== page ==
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Gukurahundi ghost rattles Zanu PF

Serious issues, such as the reported killing of 20 000 innocent civilians in Midlands and Matabeleland by the 5 Brigade were never discussed openly in President Robert Mugabe’s party in the past.


Mnangagwa, who is one of the top Zanu PF officials and security chiefs being blamed for the killings, told state media that the 1987 Unity Accord had closed the Gukurahundi chapter.

Late Vice-President Joshua Nkomo’s PF Zapu was forced into the 1987 deal to end the politically-motivated killings. Vice-President John Nkomo early this year also described the atrocities as “irreversible history”.

But two Zanu PF politburo members, Jonathan Moyo and the outspoken Joshua Malinga have broken with tradition by joining the growing chorus for an investigation into the atrocities and compensation for the victims.

Moyo has claimed that his father was killed by the dreaded 5 Brigade. He argued recently that Zanu PF must stop pretending that the Gukurahundi atrocities never happened.
Moyo said: “It cannot be true that the wounds were closed.
“The Gukurandi issue is not a closed chapter.”

Malinga, a former Bulawayo mayor, last week said the issue could not be swept under the carpet before victims get compensation or know the truth about the killings.

He went on to call for a fresh inquiry after findings of previous commissions set by Mugabe were never made public. Bekithemba Mpofu, a United Kingdom-based political analyst said Zanu PF’s failure to come up with a clear position on Gukurahundi and the perceived marginalistion of Matabeleland was beginning to haunt the party.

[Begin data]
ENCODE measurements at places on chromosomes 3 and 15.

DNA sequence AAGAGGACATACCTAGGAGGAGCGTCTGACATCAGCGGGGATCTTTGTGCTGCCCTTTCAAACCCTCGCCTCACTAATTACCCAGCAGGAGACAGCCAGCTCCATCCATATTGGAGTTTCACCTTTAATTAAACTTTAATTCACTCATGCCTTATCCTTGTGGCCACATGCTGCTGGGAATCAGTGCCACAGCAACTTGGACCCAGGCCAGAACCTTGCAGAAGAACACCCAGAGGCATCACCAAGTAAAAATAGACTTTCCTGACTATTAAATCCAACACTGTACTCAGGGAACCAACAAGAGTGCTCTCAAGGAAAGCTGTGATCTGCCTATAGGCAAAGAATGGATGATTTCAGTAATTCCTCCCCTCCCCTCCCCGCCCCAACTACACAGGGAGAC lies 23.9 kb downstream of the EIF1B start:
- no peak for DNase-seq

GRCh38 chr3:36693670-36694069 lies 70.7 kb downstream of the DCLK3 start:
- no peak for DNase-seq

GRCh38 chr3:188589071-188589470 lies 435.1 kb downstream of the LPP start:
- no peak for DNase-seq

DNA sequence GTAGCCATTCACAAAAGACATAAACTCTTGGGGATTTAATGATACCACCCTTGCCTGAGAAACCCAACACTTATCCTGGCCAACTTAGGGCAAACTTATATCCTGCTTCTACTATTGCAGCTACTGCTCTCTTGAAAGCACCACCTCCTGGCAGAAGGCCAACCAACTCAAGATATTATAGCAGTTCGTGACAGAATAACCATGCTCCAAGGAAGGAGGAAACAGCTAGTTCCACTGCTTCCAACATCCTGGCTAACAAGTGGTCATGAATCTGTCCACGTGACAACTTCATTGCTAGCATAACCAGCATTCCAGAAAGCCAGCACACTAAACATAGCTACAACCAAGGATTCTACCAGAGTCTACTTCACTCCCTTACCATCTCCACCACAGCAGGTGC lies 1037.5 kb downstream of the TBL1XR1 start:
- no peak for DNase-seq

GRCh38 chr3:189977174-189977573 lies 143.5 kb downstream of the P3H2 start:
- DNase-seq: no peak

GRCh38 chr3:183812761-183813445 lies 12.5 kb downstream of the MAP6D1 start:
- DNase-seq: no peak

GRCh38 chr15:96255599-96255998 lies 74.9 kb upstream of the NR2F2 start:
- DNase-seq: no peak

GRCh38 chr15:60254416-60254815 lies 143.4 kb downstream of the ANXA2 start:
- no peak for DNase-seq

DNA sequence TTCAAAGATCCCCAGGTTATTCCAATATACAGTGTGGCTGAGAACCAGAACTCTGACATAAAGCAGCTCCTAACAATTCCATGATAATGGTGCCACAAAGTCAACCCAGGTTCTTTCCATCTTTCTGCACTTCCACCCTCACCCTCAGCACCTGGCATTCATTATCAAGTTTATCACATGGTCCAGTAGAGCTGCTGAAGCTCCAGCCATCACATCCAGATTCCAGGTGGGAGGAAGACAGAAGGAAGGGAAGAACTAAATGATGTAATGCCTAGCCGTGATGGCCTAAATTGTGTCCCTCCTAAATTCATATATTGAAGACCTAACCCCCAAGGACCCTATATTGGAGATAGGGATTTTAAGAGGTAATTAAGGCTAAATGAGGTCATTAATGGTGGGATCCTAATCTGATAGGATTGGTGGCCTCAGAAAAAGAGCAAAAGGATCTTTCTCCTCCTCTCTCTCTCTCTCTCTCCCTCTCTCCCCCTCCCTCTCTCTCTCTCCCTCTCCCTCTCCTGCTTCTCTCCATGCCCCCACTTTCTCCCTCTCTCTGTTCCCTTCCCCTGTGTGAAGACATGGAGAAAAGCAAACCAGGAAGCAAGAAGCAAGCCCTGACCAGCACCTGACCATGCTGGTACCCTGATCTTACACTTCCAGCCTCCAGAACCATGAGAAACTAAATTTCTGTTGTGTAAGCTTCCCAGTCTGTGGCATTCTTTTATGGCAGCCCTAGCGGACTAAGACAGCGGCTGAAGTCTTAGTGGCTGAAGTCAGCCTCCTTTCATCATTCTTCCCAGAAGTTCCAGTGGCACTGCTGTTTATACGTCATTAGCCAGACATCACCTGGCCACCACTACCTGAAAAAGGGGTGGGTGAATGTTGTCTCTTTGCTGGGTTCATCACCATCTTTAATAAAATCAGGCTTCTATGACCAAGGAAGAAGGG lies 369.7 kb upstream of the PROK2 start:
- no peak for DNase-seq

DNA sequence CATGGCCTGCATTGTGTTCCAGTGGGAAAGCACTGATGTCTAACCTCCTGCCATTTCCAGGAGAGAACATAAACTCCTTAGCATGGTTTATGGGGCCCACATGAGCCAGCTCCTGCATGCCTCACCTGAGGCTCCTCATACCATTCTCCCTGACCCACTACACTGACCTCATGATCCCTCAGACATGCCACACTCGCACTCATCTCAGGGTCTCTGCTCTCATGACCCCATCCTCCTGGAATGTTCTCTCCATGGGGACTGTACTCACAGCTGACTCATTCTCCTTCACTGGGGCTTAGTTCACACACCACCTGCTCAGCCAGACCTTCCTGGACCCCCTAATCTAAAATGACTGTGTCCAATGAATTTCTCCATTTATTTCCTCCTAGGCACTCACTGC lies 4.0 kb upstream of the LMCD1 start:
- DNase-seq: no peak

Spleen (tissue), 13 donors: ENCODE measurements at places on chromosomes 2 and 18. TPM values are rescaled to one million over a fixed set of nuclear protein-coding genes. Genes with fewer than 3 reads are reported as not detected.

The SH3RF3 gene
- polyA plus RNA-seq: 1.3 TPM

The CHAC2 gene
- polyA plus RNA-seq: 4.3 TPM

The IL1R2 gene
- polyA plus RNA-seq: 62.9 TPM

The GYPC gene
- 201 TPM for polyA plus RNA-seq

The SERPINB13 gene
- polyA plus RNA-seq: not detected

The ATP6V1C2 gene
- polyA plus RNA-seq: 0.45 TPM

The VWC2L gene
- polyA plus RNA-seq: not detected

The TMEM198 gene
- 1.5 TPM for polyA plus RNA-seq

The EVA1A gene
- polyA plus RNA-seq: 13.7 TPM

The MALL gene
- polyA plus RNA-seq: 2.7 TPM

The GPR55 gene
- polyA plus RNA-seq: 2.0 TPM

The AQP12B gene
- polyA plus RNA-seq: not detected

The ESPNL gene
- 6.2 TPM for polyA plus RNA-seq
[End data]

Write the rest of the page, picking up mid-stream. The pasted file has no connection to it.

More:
“Zanu PF has always been on a back foot on both issues, particularly having failed to demonstrate their willingness to address them,” he said.
“The lack of a clear party position on these issues has cost them political mileage at a time when some of their opponents claim to be champions of these regional concerns.

“For a party that has been in power for decades, it is a tough sell for Zanu PF politicians to use the Gukurahundi issues for political capital and one can therefore assume that individual calls by its regional leaders are driven by pressure from their constituencies.”

Moyo also appeared to acknowledge the political mileage Zanu PF opponents were getting by using Gukurahundi. He said: “Calls from some destructive quarters for a fresh probe on this matter are as irresponsible and unacceptable as the claims from our own ranks that the matter is a closed chapter whose discussion will open old wounds.”


Sympathy for radical MLF

A new radical movement formed in South Africa last year — the Mthwakazi Liberation Front (MLF) is reportedly drawing huge sympathisers in the region using the Gukurahundi atrocities.

MLF says it wants a separate Matabeleland state because people in the region have never been regarded as part of a unified Zimbabwe.
It cites the killings as one of the things that demonstrate that the people of Matabeleland are unwanted in Zimbabwe.

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